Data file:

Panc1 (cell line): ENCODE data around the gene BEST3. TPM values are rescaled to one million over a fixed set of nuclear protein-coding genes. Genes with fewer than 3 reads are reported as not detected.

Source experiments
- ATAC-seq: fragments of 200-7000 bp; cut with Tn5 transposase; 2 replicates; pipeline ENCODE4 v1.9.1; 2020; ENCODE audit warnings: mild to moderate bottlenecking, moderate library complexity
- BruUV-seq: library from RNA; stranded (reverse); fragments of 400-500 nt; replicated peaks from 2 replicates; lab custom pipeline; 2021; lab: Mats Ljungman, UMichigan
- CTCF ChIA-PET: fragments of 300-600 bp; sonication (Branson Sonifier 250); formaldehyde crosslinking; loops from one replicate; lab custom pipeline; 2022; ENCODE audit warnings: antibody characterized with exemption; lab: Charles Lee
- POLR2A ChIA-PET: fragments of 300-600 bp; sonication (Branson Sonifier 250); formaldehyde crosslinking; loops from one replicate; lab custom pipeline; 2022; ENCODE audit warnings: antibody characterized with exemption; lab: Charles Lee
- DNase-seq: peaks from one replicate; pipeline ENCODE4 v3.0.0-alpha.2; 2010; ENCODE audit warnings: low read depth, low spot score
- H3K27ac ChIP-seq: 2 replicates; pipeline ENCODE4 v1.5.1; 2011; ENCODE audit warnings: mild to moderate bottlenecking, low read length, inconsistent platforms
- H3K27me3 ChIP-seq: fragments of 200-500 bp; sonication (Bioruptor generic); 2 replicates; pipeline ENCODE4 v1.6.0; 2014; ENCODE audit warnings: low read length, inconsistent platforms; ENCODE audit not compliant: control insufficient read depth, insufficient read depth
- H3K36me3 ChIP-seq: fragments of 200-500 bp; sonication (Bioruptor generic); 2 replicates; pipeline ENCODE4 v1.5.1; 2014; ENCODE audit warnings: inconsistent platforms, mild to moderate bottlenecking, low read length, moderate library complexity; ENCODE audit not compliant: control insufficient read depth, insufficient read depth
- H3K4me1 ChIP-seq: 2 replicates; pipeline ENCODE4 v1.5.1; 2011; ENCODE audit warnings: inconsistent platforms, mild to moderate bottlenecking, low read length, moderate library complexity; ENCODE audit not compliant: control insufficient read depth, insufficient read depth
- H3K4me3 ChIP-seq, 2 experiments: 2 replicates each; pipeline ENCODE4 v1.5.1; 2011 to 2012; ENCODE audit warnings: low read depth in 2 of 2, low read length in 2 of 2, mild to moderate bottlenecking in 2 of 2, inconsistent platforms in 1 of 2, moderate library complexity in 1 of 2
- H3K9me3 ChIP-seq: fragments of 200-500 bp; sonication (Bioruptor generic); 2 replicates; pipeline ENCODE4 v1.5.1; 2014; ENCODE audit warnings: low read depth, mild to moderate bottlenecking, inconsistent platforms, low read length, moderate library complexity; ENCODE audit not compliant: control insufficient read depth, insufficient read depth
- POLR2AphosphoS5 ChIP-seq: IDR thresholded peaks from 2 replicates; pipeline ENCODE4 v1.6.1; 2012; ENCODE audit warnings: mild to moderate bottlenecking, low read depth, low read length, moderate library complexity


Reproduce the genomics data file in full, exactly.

Panc1 (cell line): ENCODE data around the gene BEST3. TPM values are rescaled to one million over a fixed set of nuclear protein-coding genes. Genes with fewer than 3 reads are reported as not detected.

Source experiments
- ATAC-seq: fragments of 200-7000 bp; cut with Tn5 transposase; 2 replicates; pipeline ENCODE4 v1.9.1; 2020; ENCODE audit warnings: mild to moderate bottlenecking, moderate library complexity
- BruUV-seq: library from RNA; stranded (reverse); fragments of 400-500 nt; replicated peaks from 2 replicates; lab custom pipeline; 2021; lab: Mats Ljungman, UMichigan
- CTCF ChIA-PET: fragments of 300-600 bp; sonication (Branson Sonifier 250); formaldehyde crosslinking; loops from one replicate; lab custom pipeline; 2022; ENCODE audit warnings: antibody characterized with exemption; lab: Charles Lee
- POLR2A ChIA-PET: fragments of 300-600 bp; sonication (Branson Sonifier 250); formaldehyde crosslinking; loops from one replicate; lab custom pipeline; 2022; ENCODE audit warnings: antibody characterized with exemption; lab: Charles Lee
- DNase-seq: peaks from one replicate; pipeline ENCODE4 v3.0.0-alpha.2; 2010; ENCODE audit warnings: low read depth, low spot score
- H3K27ac ChIP-seq: 2 replicates; pipeline ENCODE4 v1.5.1; 2011; ENCODE audit warnings: mild to moderate bottlenecking, low read length, inconsistent platforms
- H3K27me3 ChIP-seq: fragments of 200-500 bp; sonication (Bioruptor generic); 2 replicates; pipeline ENCODE4 v1.6.0; 2014; ENCODE audit warnings: low read length, inconsistent platforms; ENCODE audit not compliant: control insufficient read depth, insufficient read depth
- H3K36me3 ChIP-seq: fragments of 200-500 bp; sonication (Bioruptor generic); 2 replicates; pipeline ENCODE4 v1.5.1; 2014; ENCODE audit warnings: inconsistent platforms, mild to moderate bottlenecking, low read length, moderate library complexity; ENCODE audit not compliant: control insufficient read depth, insufficient read depth
- H3K4me1 ChIP-seq: 2 replicates; pipeline ENCODE4 v1.5.1; 2011; ENCODE audit warnings: inconsistent platforms, mild to moderate bottlenecking, low read length, moderate library complexity; ENCODE audit not compliant: control insufficient read depth, insufficient read depth
- H3K4me3 ChIP-seq, 2 experiments: 2 replicates each; pipeline ENCODE4 v1.5.1; 2011 to 2012; ENCODE audit warnings: low read depth in 2 of 2, low read length in 2 of 2, mild to moderate bottlenecking in 2 of 2, inconsistent platforms in 1 of 2, moderate library complexity in 1 of 2
- H3K9me3 ChIP-seq: fragments of 200-500 bp; sonication (Bioruptor generic); 2 replicates; pipeline ENCODE4 v1.5.1; 2014; ENCODE audit warnings: low read depth, mild to moderate bottlenecking, inconsistent platforms, low read length, moderate library complexity; ENCODE audit not compliant: control insufficient read depth, insufficient read depth
- POLR2AphosphoS5 ChIP-seq: IDR thresholded peaks from 2 replicates; pipeline ENCODE4 v1.6.1; 2012; ENCODE audit warnings: mild to moderate bottlenecking, low read depth, low read length, moderate library complexity